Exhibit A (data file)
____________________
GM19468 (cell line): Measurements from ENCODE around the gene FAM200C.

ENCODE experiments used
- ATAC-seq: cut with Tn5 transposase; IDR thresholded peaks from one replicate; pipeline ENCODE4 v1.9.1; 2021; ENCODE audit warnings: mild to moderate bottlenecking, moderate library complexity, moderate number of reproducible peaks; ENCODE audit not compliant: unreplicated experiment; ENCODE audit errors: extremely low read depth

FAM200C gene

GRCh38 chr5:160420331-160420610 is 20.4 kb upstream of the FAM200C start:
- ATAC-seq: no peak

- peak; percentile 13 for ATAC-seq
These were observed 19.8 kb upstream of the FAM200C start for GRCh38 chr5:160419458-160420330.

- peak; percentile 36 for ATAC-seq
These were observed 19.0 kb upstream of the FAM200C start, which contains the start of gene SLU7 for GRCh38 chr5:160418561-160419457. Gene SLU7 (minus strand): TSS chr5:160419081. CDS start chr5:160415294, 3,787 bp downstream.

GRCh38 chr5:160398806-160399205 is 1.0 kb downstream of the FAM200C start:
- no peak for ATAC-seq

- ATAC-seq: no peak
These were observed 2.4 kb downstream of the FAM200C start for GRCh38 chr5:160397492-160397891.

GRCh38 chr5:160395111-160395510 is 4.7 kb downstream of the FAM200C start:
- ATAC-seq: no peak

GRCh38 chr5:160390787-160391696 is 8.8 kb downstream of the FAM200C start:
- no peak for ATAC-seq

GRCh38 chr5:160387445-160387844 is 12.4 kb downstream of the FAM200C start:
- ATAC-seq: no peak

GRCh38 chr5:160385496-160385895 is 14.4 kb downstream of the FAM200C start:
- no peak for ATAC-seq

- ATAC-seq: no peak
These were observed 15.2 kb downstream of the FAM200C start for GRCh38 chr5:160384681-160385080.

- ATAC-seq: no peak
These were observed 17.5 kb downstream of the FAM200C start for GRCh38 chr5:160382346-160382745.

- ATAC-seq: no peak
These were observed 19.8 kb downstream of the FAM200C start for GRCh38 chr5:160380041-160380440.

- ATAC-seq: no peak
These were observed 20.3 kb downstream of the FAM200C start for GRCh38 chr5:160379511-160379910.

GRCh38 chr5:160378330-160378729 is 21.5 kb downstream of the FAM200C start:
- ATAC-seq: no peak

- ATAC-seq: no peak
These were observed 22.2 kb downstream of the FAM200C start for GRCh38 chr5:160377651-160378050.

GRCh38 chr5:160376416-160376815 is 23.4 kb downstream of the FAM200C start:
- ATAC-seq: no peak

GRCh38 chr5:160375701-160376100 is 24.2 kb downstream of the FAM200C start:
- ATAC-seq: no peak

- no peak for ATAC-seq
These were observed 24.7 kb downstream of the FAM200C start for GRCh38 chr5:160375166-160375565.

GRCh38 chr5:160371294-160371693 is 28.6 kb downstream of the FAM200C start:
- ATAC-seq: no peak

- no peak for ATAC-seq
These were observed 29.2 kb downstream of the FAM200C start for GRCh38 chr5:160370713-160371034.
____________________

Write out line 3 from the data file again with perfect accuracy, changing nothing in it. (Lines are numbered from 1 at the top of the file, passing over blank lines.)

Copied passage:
- ATAC-seq: cut with Tn5 transposase; IDR thresholded peaks from one replicate; pipeline ENCODE4 v1.9.1; 2021; ENCODE audit warnings: mild to moderate bottlenecking, moderate library complexity, moderate number of reproducible peaks; ENCODE audit not compliant: unreplicated experiment; ENCODE audit errors: extremely low read depth